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Latest economic index better for San Diego

San Diego’s economy grew 0.9 percent in April, according to the most recent Index of Leading Economic Indicators from the University of San Diego Burnham-Moores Center for Real Estate.

The increase was due in large part to sharp gains in building permits and help wanted advertising, according to Alan Gin, a professor with USD’s School of Business Administration who compiles the index. The gain was the index’ 22nd in 25 months, and was supported by moderate gains in initial claims for unemployment insurance, local stock prices, and local consumer confidence.

April’s increase puts the USD Index of Leading Economic Indicators for San Diego County at 116.3, up from March’s reading of 115.3.

Building permits rose 2.34 percent, and help wanted advertising was up 1.37 percent. Through the first four months of 2011, residential units authorized were nearly double what they were in the same period in 2010. While single-family units are still down for this period, multifamily units authorized are now nearly five times the level of last year and are double the amount of single-family units. As a point of comparison, the ratio was reversed in 2010, when single-family units authorized were twice as much as multifamily units for the entire year.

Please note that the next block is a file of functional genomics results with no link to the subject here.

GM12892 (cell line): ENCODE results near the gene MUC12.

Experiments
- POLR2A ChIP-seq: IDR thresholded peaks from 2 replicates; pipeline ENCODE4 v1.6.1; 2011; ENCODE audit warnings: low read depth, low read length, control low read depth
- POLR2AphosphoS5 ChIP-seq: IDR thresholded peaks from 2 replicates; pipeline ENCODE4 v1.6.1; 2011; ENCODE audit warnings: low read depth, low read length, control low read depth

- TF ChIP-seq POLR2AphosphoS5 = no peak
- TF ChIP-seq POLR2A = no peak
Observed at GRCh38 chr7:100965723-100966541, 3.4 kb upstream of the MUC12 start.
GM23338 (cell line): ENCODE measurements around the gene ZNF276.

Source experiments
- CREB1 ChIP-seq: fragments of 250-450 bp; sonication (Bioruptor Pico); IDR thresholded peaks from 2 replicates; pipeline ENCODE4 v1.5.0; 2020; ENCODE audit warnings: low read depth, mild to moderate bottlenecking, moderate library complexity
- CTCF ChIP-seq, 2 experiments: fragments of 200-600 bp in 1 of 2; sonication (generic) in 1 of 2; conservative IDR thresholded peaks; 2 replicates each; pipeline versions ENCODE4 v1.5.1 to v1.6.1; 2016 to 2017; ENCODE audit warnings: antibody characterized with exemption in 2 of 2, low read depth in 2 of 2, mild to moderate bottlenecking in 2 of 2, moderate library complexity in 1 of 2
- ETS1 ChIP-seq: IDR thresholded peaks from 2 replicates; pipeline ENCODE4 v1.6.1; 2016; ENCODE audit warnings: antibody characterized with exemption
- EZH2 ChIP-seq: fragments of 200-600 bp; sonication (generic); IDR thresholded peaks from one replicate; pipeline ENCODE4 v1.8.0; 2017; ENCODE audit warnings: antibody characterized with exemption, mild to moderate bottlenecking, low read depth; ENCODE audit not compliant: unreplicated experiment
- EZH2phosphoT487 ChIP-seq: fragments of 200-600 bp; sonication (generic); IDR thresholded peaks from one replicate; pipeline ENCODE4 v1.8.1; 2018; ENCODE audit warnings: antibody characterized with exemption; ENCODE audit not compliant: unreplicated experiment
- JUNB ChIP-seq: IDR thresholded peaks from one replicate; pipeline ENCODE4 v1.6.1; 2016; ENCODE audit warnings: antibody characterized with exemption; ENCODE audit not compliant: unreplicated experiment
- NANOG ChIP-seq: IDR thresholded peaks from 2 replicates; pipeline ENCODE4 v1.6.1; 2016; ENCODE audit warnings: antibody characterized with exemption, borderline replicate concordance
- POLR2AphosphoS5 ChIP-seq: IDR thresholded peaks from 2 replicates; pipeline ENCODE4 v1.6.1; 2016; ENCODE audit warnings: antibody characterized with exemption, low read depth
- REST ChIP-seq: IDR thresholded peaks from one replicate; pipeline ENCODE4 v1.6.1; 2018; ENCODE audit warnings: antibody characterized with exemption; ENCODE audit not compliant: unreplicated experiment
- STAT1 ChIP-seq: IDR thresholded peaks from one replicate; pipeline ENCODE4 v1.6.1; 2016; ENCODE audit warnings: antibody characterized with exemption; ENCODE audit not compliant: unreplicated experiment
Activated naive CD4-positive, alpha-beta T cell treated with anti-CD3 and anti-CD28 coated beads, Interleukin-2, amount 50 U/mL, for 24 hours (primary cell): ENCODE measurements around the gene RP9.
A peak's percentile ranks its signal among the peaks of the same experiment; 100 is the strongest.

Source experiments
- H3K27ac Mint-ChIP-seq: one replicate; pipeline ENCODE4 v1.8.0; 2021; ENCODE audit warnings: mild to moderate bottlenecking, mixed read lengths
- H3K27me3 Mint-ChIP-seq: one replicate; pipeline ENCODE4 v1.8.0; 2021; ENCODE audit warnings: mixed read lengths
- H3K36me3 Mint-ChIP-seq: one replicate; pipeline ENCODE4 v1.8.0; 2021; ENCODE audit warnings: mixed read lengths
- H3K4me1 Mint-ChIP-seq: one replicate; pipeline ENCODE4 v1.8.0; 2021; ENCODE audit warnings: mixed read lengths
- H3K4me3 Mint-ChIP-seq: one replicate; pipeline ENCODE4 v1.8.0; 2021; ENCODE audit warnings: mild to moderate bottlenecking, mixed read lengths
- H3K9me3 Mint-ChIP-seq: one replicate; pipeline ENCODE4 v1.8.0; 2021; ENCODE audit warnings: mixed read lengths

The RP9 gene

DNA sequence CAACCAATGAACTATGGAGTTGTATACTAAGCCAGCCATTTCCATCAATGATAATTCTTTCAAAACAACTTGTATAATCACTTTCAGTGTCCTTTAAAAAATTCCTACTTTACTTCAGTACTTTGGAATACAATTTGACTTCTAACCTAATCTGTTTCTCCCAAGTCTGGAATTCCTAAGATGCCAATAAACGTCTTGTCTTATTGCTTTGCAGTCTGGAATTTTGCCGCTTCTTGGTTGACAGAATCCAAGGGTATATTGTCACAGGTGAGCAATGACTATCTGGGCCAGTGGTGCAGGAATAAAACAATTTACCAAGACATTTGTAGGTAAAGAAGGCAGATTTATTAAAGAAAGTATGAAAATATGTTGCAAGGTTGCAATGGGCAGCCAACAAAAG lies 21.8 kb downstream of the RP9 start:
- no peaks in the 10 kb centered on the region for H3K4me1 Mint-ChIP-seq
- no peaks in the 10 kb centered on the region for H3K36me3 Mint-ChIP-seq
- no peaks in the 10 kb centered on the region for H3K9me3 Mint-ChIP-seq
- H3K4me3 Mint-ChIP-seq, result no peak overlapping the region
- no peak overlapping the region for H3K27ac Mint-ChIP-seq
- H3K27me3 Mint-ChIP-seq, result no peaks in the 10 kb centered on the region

For the fourth month in a row, both labor market variables were positive. On the latter, the Monster Employment Index for San Diego topped 80 for the first time since November 2008. The net result was that the local unemployment rate fell to 9.8 percent in April, down from 10.2 percent in March.

The general outlook for the local economy remains unchanged from recent months, according to Gin. Positive economic growth is expected for the local economy for the rest of 2011, even though the economic news is decidedly mixed. The national economy is growing, but that growth slowed in the first quarter due to high gas prices and cuts in government expenditures.

Local employment is increasing, but the increase is slow when compared to the job losses the local economy suffered during the downturn. Housing prices in San Diego are up since the 2009 lows as measured by the S&P/Case-Shiller Home Price Index, but have fallen in each of the last three months. The latter comes despite the fact that interest rates are at historic lows, employment is picking up, and new home inventory is low due to low single-family home construction.

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